📝 “All I really wanted was to try and live the life that was spontaneously welling up within me. Why was that so very difficult?”

This is most memorable fictional book I’ve read this year. A coming of age story with strong connections to Jungian psychology and symbolism. It came to me at a perfect time; Since I, much like Hesse did when writing the book, just “began to explore the writings of Freud and Jung on dreams and archetypes”. Something that really influenced Hesses writings.

Read the full list of favorites or check out previous lists right here!

Favorite Books of the Year 2018: “12 Rules for Life” – Jordan Peterson

Life is suffering. How do we deal with that?! We face it, we bare it. Hell is a bottomless pit and in spite of how fucked up and unfair things are, we still can make it even worse. Let’s not do that! What if we instead get our act together and prepare ourselves to face suffering when it comes knocking? That’s the better path. And we all know where we fall short.

Peterson puts the responibility of all the world and all of it’s suffering on the individual. “If we all lived properly, we will collectively flurish.” If we put ourselves in order, maybe we will do the same to the world?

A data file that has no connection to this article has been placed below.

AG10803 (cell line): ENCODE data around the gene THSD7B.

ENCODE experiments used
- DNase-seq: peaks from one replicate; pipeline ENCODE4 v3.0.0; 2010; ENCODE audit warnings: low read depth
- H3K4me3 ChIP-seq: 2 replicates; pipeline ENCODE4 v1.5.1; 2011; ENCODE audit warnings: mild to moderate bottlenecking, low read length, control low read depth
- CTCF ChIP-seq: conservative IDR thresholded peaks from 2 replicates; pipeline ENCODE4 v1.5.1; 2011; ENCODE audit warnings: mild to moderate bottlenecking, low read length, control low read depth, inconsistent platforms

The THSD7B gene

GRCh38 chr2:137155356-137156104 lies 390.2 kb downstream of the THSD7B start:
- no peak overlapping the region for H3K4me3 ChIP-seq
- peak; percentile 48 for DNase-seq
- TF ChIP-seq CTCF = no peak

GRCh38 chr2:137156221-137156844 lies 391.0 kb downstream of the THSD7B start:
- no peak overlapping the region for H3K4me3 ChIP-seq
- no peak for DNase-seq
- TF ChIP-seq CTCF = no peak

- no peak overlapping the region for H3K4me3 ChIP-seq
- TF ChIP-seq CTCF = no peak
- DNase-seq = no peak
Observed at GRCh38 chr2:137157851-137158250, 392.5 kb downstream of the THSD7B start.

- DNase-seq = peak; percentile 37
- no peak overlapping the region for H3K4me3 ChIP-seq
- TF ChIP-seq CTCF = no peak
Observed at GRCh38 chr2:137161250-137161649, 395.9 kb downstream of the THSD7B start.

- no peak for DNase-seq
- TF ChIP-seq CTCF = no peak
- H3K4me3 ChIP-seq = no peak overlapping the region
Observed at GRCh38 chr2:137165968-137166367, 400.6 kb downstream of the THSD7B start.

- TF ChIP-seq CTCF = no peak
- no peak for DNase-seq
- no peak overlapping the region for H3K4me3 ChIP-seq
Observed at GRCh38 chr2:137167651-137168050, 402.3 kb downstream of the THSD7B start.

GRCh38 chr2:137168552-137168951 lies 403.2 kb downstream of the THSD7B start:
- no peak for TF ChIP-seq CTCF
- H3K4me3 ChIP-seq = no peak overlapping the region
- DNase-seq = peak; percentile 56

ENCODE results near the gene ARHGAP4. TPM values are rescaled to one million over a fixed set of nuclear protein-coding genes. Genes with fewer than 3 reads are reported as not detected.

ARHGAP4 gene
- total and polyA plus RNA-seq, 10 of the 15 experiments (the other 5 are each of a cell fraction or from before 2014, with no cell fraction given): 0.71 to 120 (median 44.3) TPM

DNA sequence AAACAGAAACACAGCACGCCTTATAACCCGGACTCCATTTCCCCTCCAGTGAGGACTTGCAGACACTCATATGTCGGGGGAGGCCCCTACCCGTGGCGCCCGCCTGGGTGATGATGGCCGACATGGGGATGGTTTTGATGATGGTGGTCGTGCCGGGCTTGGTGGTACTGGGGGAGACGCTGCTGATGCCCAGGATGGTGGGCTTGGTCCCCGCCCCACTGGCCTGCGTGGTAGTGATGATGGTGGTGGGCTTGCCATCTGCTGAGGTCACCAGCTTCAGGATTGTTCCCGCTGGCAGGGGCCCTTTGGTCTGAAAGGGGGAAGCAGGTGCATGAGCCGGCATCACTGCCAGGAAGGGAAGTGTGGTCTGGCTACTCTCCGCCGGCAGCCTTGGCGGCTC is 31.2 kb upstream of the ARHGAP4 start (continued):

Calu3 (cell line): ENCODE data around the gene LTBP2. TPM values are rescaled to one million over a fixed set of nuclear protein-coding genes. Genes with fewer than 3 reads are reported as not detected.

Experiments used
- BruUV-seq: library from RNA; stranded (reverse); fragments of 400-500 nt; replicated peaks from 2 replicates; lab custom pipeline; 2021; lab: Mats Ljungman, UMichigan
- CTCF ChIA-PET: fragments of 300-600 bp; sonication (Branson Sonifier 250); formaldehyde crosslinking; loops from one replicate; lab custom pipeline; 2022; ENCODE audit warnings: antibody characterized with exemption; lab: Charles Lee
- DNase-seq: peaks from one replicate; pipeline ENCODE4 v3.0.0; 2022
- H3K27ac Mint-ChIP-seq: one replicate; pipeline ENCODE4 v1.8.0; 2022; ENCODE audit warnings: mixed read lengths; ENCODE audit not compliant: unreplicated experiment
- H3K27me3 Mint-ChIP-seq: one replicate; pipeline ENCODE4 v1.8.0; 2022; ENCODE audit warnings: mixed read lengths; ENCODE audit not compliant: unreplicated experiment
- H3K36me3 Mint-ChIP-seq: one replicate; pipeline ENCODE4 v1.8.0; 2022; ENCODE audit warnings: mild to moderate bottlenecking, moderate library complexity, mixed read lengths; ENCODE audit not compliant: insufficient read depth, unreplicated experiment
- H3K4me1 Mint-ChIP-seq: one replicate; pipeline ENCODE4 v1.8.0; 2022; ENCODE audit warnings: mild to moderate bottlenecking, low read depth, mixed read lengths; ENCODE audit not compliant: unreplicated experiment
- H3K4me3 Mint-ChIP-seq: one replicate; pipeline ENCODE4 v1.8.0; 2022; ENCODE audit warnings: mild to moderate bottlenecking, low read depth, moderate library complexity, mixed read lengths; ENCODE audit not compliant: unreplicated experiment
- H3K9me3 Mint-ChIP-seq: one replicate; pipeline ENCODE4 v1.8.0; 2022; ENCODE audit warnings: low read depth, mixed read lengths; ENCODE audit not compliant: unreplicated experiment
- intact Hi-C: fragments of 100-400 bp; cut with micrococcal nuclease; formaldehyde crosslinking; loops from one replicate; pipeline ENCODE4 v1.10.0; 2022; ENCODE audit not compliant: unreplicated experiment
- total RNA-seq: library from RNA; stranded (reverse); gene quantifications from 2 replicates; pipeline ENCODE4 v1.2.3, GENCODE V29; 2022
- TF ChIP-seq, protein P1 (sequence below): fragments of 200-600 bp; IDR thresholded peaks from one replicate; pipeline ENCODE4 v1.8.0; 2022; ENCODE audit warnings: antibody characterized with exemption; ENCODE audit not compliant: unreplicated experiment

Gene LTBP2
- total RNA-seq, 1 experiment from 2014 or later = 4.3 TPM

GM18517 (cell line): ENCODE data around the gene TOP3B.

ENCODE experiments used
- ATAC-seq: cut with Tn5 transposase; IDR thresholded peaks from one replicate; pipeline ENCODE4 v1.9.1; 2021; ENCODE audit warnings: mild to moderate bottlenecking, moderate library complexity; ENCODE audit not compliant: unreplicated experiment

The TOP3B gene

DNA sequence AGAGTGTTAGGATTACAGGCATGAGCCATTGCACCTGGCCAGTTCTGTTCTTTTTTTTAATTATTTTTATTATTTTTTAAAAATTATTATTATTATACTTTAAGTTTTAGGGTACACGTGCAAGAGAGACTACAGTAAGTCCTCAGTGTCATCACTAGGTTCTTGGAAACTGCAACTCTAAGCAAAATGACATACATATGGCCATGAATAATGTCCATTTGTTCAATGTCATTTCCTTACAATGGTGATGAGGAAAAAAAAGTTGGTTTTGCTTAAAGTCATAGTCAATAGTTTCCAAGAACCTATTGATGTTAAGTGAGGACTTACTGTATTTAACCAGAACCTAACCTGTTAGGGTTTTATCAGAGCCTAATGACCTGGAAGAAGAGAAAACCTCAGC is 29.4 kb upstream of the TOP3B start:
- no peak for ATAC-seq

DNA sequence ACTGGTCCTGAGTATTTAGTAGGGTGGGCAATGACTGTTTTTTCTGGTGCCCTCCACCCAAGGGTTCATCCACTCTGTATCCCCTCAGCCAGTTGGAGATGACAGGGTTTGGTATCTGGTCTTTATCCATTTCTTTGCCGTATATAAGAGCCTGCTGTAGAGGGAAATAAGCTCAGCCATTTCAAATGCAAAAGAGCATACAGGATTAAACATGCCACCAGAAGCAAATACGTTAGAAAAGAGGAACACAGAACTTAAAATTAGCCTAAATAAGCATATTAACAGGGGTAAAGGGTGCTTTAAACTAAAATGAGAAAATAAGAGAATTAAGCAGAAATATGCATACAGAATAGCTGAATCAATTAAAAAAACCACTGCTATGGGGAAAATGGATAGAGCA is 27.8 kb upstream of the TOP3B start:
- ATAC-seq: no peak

📝 “Aim up, pay attention, fix what you can and don’t be arrogant in your knowledge , strive for humility, be aware of your weaknesses. Consider the murderousness of your own being before condemn and judge others. Maybe you missed the mark? And most importantly, don’t lie! Lying is the path to hell.”

The book is fantastic, but maybe more importantly – it led me to examine the world of Jungian psychology – and what a wonderful rabbit hole it is to dive into!Leading me books like these:

📖 Man and his symbols

📖 King, Warrior, Magician, Lover

📖 Demian (kinda related..)

📖 Women Who Run With with the Wolves

Read the full list of favorites or check out previous lists right here!

Thoughts on: “The Journey to the East” by Hermann Hesse